Faulty CD - Faulty AcoustId

acoustid
cd
Tags: #<Tag:0x00007f2a041e2118> #<Tag:0x00007f2a041e1ba0>

#1

I’ve recently discovered that even CDs, which I generally assumed to be the source of definitive acoustIDs, can be faulty and produce tracks whose acoustIDs don’t match that of tracks ripped with a properly functioning CD.
I have such a CD on an older computer I often use. It seems to work - tracks ripped from it sound okay, and there are no indications that it’s faulty eg. error messages. However, I became a bit suspicious of it a few months ago when it failed to extract valid ISRC tags (I use JonnyJD’s isrcsubmit.py script). It would find ISRCs, but they would have invalid characters and would be rejected.
I confirmed that its faultiness extended even to ripping this past weekend when I ripped a new CD. The CD was new to MusicBrainz but one track appeared on a different compilation, and had an acoustId. My newly ripped track generated a different acoustId, though (plus new acoustIds for the remaining new tracks).
I just ripped the same CD on my other computer, and now have a second set of acoustIDs for the same CD. (The one track that was already there has two as well; my good CD player generated a track that matched the acoustId that already existed for it).
So, just a warning. Even CDs can be a source for useless acoustIds. (I previously suspected that would only happen with analog sources eg. LPs or cassette tape). Apparently there is no effective error detection on a CD.
The CD in question is Dog Years by Tom Wilson, https://musicbrainz.org/release/6dc4e3b4-6f5e-4d66-bd96-1e61c273098f . Track 4, Talk of the Town featuring Roseanne Cash, also appears on a separate compilation so had an existing AcoustId.


#2

You may be interested in AccurateRip or similar…

Even good drives don’t always produce completely accurate rips, especially if the disc is at all damaged. (Though they normally sound fine—even perfect, but digitally they’re slightly different.)

The basic idea behind AR is that you checksum your rip, and if you and someone else both got the same checksum, it increases the chance it’s right. The more different people who got that checksum, the more likely it is.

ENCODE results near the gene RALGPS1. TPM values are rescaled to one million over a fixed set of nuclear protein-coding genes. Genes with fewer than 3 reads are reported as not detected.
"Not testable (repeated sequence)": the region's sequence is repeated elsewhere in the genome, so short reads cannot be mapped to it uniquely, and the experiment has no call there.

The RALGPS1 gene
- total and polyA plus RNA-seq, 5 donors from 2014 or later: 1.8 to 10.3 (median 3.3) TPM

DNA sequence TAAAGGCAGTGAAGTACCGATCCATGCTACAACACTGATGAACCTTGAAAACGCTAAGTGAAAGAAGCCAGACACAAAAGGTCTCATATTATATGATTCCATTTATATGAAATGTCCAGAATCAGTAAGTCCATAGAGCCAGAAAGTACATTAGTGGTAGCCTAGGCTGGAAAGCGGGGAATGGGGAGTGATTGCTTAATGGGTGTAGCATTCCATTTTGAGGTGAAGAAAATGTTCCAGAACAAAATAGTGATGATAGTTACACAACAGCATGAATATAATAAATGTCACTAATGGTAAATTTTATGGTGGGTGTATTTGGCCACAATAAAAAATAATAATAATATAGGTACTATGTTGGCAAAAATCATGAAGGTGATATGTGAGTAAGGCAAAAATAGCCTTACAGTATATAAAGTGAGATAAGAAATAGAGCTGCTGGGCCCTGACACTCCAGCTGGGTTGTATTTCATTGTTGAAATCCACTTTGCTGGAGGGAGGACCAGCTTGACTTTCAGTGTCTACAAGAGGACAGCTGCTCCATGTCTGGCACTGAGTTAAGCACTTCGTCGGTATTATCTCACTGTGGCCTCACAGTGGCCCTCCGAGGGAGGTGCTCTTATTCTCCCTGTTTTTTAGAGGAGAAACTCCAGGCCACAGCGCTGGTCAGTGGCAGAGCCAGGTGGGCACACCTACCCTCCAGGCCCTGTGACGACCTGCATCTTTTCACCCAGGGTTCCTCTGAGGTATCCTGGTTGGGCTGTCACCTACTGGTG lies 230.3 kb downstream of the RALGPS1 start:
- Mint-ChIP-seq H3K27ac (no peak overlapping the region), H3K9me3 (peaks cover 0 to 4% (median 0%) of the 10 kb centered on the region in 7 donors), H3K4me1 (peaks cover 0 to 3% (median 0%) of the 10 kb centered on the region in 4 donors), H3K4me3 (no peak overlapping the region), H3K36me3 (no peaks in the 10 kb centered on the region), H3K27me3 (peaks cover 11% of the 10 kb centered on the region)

Several rippers (incl. morituri and EAC) have AccurateRip support.


#3

Note: AcoustIDAcousticBrainz. Moved to proper forum category.


#4

You didn’t hear any sound glitches?
On the other hand, whether I rip lossless + stereo or highly compressed + downmixed to mono, I get the same AcoustID.
But yes, if the CD has damage…


#5

No, I can’t really notice anything unusual listening to the files. Both have been encoded to .flac files, and when I extract the .wav file again they are the same size, though as expected they do not actually compare equal.
So, clearly there’s a flaw, but it seems to be a very subtle one.


#6

Very interesting site - thanks. Clearly my assumption that a CD, if it worked at all, would flawlessly return the exact same data as was written is a bit off the mark.
I’m on Linux so the rippers on their site don’t work for me. I’m looking into morituri but it seems that it’s no longer being maintained, and I can’t find a build for my Debian Stretch system, Fortunately the CD on this machine seems to work well; its’ acoustIds consistently match existing releases I rip. I guess I’ll avoid uploading any acoustIds generated off of my old faulty system, so as to avoid polluting the acoustId database with more one-off acoustIds.


#7

morituri was packaged in Jessie—that’s actually how I run it, on my testing/Buster system… I use schroot to maintain a Jessie chroot for it.

There is a maintained fork at https://github.com/JoeLametta/whipper … I haven’t tried that one yet. Someone has requested a Debian package, but no one has made one yet (https://bugs.debian.org/cgi-bin/bugreport.cgi?bug=850541)

I actually have instructions on setting up the schroot (I had to do it on enough machines…) If you’re interested, I can make them available (along with the supporting config) somewhere.


#8

I can vouch for whipper (being one of its contributors :slight_smile:). If you’re comfortable using Python virtual environments, recent versions of whipper run just fine from within one of these (see whipper’s install instructions).


#9

I think I’ll give whipper a try - looks like less work than setting up a chroot environment. Thanks for the tips.